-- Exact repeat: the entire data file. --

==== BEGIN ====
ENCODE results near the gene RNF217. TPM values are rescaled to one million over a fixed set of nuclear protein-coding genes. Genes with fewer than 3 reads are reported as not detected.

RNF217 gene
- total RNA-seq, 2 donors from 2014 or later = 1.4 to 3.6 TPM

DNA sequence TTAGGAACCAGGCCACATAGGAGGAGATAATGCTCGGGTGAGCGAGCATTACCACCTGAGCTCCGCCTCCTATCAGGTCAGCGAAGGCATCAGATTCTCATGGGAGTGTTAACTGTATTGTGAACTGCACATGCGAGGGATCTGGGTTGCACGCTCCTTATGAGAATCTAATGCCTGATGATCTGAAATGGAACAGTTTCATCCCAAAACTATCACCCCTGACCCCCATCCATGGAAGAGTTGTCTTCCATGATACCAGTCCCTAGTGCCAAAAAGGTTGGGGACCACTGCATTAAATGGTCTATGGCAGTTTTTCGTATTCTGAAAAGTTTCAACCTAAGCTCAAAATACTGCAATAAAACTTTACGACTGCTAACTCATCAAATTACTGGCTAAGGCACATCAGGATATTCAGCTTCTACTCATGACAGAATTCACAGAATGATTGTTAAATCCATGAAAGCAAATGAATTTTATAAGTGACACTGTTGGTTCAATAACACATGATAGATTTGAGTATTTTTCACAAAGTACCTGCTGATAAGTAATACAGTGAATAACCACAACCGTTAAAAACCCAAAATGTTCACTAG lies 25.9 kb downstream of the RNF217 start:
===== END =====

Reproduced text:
ENCODE results near the gene RNF217. TPM values are rescaled to one million over a fixed set of nuclear protein-coding genes. Genes with fewer than 3 reads are reported as not detected.

RNF217 gene
- total RNA-seq, 2 donors from 2014 or later = 1.4 to 3.6 TPM

DNA sequence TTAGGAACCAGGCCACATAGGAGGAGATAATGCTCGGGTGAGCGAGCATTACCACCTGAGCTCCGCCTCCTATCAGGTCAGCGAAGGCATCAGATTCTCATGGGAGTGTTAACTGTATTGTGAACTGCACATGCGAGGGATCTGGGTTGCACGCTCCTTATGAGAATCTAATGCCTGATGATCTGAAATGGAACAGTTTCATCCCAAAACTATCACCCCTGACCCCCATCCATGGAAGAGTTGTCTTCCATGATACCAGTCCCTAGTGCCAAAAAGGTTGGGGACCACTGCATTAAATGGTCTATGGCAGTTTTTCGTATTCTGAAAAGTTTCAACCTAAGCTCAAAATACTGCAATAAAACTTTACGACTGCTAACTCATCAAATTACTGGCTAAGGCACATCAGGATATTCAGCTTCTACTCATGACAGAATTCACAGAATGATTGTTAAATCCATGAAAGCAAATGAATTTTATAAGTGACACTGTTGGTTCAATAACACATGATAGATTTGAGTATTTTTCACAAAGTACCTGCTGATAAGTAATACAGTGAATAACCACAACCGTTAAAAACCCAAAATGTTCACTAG lies 25.9 kb downstream of the RNF217 start: